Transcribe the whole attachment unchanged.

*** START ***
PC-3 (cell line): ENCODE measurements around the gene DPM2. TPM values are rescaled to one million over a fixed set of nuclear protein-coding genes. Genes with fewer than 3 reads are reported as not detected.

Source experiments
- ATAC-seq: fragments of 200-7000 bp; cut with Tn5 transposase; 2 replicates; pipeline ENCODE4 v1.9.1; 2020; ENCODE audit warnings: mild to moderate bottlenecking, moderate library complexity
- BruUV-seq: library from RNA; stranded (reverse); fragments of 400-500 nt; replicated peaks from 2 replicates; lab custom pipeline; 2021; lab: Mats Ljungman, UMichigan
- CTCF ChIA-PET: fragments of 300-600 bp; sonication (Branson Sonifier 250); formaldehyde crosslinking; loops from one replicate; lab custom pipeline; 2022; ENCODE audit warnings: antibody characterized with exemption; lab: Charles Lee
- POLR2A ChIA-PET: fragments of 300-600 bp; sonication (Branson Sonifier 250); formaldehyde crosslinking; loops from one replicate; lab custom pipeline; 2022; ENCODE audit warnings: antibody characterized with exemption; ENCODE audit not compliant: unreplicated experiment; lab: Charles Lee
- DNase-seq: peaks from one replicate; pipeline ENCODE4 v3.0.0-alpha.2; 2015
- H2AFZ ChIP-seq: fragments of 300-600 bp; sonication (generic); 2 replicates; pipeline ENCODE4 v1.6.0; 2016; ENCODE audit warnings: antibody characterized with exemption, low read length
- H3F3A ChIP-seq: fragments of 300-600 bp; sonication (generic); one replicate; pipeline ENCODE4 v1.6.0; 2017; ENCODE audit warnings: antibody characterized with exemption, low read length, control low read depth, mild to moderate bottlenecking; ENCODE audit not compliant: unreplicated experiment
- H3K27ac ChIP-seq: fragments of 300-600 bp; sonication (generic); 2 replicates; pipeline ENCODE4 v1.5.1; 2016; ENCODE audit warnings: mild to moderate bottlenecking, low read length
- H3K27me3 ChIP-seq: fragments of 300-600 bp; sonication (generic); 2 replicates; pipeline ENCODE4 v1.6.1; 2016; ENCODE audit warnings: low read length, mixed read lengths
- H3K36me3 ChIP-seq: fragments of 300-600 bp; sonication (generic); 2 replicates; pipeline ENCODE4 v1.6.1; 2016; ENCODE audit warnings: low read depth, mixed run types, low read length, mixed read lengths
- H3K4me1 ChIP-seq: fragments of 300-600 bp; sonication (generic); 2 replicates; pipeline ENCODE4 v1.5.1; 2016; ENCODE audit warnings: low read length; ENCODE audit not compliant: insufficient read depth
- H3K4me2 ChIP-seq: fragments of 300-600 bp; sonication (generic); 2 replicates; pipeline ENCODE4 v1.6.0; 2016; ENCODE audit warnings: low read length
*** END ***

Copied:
PC-3 (cell line): ENCODE measurements around the gene DPM2. TPM values are rescaled to one million over a fixed set of nuclear protein-coding genes. Genes with fewer than 3 reads are reported as not detected.

Source experiments
- ATAC-seq: fragments of 200-7000 bp; cut with Tn5 transposase; 2 replicates; pipeline ENCODE4 v1.9.1; 2020; ENCODE audit warnings: mild to moderate bottlenecking, moderate library complexity
- BruUV-seq: library from RNA; stranded (reverse); fragments of 400-500 nt; replicated peaks from 2 replicates; lab custom pipeline; 2021; lab: Mats Ljungman, UMichigan
- CTCF ChIA-PET: fragments of 300-600 bp; sonication (Branson Sonifier 250); formaldehyde crosslinking; loops from one replicate; lab custom pipeline; 2022; ENCODE audit warnings: antibody characterized with exemption; lab: Charles Lee
- POLR2A ChIA-PET: fragments of 300-600 bp; sonication (Branson Sonifier 250); formaldehyde crosslinking; loops from one replicate; lab custom pipeline; 2022; ENCODE audit warnings: antibody characterized with exemption; ENCODE audit not compliant: unreplicated experiment; lab: Charles Lee
- DNase-seq: peaks from one replicate; pipeline ENCODE4 v3.0.0-alpha.2; 2015
- H2AFZ ChIP-seq: fragments of 300-600 bp; sonication (generic); 2 replicates; pipeline ENCODE4 v1.6.0; 2016; ENCODE audit warnings: antibody characterized with exemption, low read length
- H3F3A ChIP-seq: fragments of 300-600 bp; sonication (generic); one replicate; pipeline ENCODE4 v1.6.0; 2017; ENCODE audit warnings: antibody characterized with exemption, low read length, control low read depth, mild to moderate bottlenecking; ENCODE audit not compliant: unreplicated experiment
- H3K27ac ChIP-seq: fragments of 300-600 bp; sonication (generic); 2 replicates; pipeline ENCODE4 v1.5.1; 2016; ENCODE audit warnings: mild to moderate bottlenecking, low read length
- H3K27me3 ChIP-seq: fragments of 300-600 bp; sonication (generic); 2 replicates; pipeline ENCODE4 v1.6.1; 2016; ENCODE audit warnings: low read length, mixed read lengths
- H3K36me3 ChIP-seq: fragments of 300-600 bp; sonication (generic); 2 replicates; pipeline ENCODE4 v1.6.1; 2016; ENCODE audit warnings: low read depth, mixed run types, low read length, mixed read lengths
- H3K4me1 ChIP-seq: fragments of 300-600 bp; sonication (generic); 2 replicates; pipeline ENCODE4 v1.5.1; 2016; ENCODE audit warnings: low read length; ENCODE audit not compliant: insufficient read depth
- H3K4me2 ChIP-seq: fragments of 300-600 bp; sonication (generic); 2 replicates; pipeline ENCODE4 v1.6.0; 2016; ENCODE audit warnings: low read length